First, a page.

Saturday, September 09, 2006

Temporary Anomaly or End of a Trend?

Since George W. Bush, who in contrast to Congressman Ron Paul is anything but freedom-loving, came into office, the burden of the federal government in America have steadily risen. From 18.5% of GDP in fiscal year 2001 (Clinton's last budget) to probably (neither the final GDP or budget numbers are available yet) about 20.5% in fiscal year 2006 if current trends are maintained. And these numbers actually underestimate the degree of government expansion since lower interest rates have held down interest costs and since America have been at a cyclical peak (the burden of government tends to be countercyclical, all other things being equal).

At first, the spending boom was reflected in the Clinton surplus being turned into a larger and larger budget deficit. But for the last two years, the budget deficit have actually declined somewhat. The reason for that is a surge in tax revenues, which increased 14.6% in nominal terms in fiscal 2005 and which have continued to consistently increase more than 10% on a year to year basis every month during fiscal 2006. Until now, that is.

For according to the Congressional Budget Office preliminary report for the federal budget in August 2006 (final report from the Treasury Department is due next week, but the CBO's preliminary reports are usually basically correct, give or take a few billions of dollars), federal revenues actually declined even in nominal terms in August 2006 compared to August 2005.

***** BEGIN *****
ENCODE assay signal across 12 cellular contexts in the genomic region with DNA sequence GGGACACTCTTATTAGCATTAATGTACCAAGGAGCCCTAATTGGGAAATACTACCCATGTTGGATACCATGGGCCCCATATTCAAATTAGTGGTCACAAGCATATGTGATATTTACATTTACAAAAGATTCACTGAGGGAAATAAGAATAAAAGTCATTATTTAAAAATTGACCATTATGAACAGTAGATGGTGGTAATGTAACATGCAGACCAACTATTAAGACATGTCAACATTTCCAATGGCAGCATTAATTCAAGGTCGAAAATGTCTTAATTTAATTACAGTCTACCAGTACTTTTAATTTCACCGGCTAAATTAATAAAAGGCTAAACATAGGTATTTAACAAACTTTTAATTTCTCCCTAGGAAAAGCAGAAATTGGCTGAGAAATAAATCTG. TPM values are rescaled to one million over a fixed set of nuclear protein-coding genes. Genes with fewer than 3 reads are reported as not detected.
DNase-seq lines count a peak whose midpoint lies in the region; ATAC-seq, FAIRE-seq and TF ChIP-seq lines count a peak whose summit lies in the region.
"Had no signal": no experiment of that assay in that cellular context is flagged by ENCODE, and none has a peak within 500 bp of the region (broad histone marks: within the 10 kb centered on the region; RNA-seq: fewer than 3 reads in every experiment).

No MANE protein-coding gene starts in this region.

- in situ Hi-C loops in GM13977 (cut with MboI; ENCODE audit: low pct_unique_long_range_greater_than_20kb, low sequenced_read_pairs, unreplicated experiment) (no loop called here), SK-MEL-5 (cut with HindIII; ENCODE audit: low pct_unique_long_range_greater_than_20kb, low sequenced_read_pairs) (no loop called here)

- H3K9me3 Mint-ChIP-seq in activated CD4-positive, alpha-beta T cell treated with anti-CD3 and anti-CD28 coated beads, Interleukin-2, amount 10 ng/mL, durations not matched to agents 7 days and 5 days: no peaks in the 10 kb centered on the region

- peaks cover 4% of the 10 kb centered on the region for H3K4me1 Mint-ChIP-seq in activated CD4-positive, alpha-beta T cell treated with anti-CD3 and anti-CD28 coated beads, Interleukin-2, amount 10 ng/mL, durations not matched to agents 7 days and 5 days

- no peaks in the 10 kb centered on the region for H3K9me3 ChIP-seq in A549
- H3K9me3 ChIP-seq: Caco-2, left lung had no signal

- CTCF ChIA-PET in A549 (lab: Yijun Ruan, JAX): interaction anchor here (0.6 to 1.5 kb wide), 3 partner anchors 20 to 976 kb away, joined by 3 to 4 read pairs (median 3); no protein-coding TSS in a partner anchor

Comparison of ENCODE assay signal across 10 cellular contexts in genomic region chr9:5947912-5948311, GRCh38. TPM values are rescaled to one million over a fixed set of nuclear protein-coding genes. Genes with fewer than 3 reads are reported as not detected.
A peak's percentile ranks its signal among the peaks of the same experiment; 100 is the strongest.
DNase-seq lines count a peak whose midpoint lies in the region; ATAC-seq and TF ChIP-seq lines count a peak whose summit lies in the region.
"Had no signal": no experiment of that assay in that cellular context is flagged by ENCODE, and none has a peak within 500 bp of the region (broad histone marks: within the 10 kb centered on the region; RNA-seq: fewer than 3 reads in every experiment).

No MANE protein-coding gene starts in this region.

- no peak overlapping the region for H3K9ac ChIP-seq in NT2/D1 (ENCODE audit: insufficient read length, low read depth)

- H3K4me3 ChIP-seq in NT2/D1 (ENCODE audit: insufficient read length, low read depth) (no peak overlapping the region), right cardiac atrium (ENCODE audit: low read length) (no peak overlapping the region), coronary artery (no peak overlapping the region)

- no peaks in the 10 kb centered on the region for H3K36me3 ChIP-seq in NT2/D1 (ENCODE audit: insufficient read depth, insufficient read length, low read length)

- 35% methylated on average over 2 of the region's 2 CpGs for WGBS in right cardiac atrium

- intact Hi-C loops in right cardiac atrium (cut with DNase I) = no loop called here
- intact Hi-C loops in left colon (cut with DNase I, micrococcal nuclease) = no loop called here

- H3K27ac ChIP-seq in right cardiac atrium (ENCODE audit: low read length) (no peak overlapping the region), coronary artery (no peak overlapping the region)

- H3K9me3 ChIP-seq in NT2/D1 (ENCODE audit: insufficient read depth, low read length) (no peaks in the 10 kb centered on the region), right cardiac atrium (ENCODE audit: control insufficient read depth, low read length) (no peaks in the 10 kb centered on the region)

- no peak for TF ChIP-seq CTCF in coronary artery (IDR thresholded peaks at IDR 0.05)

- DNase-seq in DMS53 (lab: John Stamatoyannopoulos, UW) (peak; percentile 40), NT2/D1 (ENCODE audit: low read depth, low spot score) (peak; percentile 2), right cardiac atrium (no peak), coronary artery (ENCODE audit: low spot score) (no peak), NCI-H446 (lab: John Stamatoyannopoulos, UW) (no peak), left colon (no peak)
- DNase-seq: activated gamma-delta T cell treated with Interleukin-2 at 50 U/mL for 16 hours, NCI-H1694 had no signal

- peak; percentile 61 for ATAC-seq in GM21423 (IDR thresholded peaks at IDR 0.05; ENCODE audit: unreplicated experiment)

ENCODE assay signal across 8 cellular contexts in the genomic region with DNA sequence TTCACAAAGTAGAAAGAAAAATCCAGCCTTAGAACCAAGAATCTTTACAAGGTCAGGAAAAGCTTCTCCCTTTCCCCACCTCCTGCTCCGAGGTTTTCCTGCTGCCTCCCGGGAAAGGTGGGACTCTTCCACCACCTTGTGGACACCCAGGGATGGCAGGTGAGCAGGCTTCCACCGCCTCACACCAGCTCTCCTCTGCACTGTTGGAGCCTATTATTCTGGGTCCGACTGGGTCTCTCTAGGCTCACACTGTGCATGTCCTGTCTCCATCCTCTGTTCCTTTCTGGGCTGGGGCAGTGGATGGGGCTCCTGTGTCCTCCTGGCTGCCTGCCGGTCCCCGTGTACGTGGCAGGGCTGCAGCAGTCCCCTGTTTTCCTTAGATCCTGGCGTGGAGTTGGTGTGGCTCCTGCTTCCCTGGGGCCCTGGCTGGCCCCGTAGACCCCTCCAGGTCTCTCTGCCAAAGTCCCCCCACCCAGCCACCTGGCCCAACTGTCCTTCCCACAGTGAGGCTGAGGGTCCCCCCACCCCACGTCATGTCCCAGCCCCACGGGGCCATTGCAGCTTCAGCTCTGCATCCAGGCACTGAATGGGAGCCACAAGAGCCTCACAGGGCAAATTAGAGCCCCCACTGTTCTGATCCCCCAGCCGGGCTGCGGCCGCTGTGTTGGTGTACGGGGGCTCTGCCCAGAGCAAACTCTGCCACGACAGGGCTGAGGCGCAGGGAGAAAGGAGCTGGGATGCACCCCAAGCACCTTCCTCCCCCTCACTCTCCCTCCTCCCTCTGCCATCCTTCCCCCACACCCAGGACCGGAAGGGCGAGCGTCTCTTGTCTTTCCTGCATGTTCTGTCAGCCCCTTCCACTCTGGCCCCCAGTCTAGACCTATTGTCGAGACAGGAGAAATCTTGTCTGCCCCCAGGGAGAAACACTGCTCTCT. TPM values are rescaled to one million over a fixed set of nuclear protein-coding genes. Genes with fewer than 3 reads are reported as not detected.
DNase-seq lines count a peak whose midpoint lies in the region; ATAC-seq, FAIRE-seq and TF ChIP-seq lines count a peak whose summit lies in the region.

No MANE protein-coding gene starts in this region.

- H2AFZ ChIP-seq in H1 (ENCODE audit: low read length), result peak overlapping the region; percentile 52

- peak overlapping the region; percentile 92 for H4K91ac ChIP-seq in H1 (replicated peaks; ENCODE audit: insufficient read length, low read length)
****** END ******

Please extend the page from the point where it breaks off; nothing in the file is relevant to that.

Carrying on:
To be sure, there were two special factors that temporarily distorted the year over year growth rate downwards. First, a correction of a previous accounting error regarding last year's revenues and secondly, the fact that August 2006 had one fewer Monday (the biggest withholding day) compared to August 2005. However, even adjusted for these special factors, revenue growth were much slower than in previous months.

At this point, it is premature to draw any final. definite conclusions about how to interpret this dramatic reduction in revenue growth. It could very well prove to be just a temporary anomaly. But it could also prove to be the end of the trend of surging tax revenues.

If so, it would be ominous for the fiscal health of the U.S. federal government. That is because spending growth have not slowed, and if revenue growth then slows significantly or even stagnates or declines, the federal deficit would once again surge, which would create big problems.


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